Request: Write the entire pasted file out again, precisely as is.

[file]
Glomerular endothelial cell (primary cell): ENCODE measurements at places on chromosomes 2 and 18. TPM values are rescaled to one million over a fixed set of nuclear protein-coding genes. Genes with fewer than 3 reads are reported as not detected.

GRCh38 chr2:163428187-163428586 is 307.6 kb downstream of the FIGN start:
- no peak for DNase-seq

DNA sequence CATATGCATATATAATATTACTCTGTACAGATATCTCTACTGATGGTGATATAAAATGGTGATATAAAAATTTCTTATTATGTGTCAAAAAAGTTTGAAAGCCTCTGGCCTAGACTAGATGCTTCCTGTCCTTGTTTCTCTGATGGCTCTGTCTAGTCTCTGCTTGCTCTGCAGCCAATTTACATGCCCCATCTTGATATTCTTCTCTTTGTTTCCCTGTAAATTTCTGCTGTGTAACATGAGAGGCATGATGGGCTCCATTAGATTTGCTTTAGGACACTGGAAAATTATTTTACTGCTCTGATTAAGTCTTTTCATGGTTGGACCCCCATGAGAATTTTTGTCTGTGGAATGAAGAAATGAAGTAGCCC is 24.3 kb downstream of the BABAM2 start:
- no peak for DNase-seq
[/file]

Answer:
Glomerular endothelial cell (primary cell): ENCODE measurements at places on chromosomes 2 and 18. TPM values are rescaled to one million over a fixed set of nuclear protein-coding genes. Genes with fewer than 3 reads are reported as not detected.

GRCh38 chr2:163428187-163428586 is 307.6 kb downstream of the FIGN start:
- no peak for DNase-seq

DNA sequence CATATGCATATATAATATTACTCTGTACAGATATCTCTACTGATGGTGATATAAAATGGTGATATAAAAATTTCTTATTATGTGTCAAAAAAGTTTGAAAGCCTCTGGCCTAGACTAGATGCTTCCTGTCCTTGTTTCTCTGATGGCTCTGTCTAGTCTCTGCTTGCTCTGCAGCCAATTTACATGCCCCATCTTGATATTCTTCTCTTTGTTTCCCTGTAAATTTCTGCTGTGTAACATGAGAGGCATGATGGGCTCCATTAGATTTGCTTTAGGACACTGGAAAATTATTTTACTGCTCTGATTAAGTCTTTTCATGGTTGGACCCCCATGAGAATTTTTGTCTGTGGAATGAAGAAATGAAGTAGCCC is 24.3 kb downstream of the BABAM2 start:
- no peak for DNase-seq